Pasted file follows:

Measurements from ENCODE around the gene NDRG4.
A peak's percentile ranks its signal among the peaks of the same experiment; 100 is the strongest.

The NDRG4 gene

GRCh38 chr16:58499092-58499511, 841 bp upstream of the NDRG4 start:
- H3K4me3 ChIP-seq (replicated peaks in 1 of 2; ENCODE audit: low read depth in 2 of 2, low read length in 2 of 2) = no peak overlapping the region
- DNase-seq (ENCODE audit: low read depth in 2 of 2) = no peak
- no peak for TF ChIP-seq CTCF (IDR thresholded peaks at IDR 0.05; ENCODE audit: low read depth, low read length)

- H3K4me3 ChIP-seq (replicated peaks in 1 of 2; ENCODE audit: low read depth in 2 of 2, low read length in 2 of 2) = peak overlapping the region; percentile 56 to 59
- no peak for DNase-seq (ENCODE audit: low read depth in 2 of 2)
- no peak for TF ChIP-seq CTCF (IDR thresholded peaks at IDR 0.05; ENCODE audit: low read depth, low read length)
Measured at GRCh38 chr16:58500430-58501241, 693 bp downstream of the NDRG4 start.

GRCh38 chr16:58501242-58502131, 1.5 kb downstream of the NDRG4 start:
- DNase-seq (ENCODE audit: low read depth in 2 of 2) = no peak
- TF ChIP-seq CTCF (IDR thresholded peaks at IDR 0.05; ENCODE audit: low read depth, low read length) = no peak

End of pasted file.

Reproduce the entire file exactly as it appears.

Measurements from ENCODE around the gene NDRG4.
A peak's percentile ranks its signal among the peaks of the same experiment; 100 is the strongest.

The NDRG4 gene

GRCh38 chr16:58499092-58499511, 841 bp upstream of the NDRG4 start:
- H3K4me3 ChIP-seq (replicated peaks in 1 of 2; ENCODE audit: low read depth in 2 of 2, low read length in 2 of 2) = no peak overlapping the region
- DNase-seq (ENCODE audit: low read depth in 2 of 2) = no peak
- no peak for TF ChIP-seq CTCF (IDR thresholded peaks at IDR 0.05; ENCODE audit: low read depth, low read length)

- H3K4me3 ChIP-seq (replicated peaks in 1 of 2; ENCODE audit: low read depth in 2 of 2, low read length in 2 of 2) = peak overlapping the region; percentile 56 to 59
- no peak for DNase-seq (ENCODE audit: low read depth in 2 of 2)
- no peak for TF ChIP-seq CTCF (IDR thresholded peaks at IDR 0.05; ENCODE audit: low read depth, low read length)
Measured at GRCh38 chr16:58500430-58501241, 693 bp downstream of the NDRG4 start.

GRCh38 chr16:58501242-58502131, 1.5 kb downstream of the NDRG4 start:
- DNase-seq (ENCODE audit: low read depth in 2 of 2) = no peak
- TF ChIP-seq CTCF (IDR thresholded peaks at IDR 0.05; ENCODE audit: low read depth, low read length) = no peak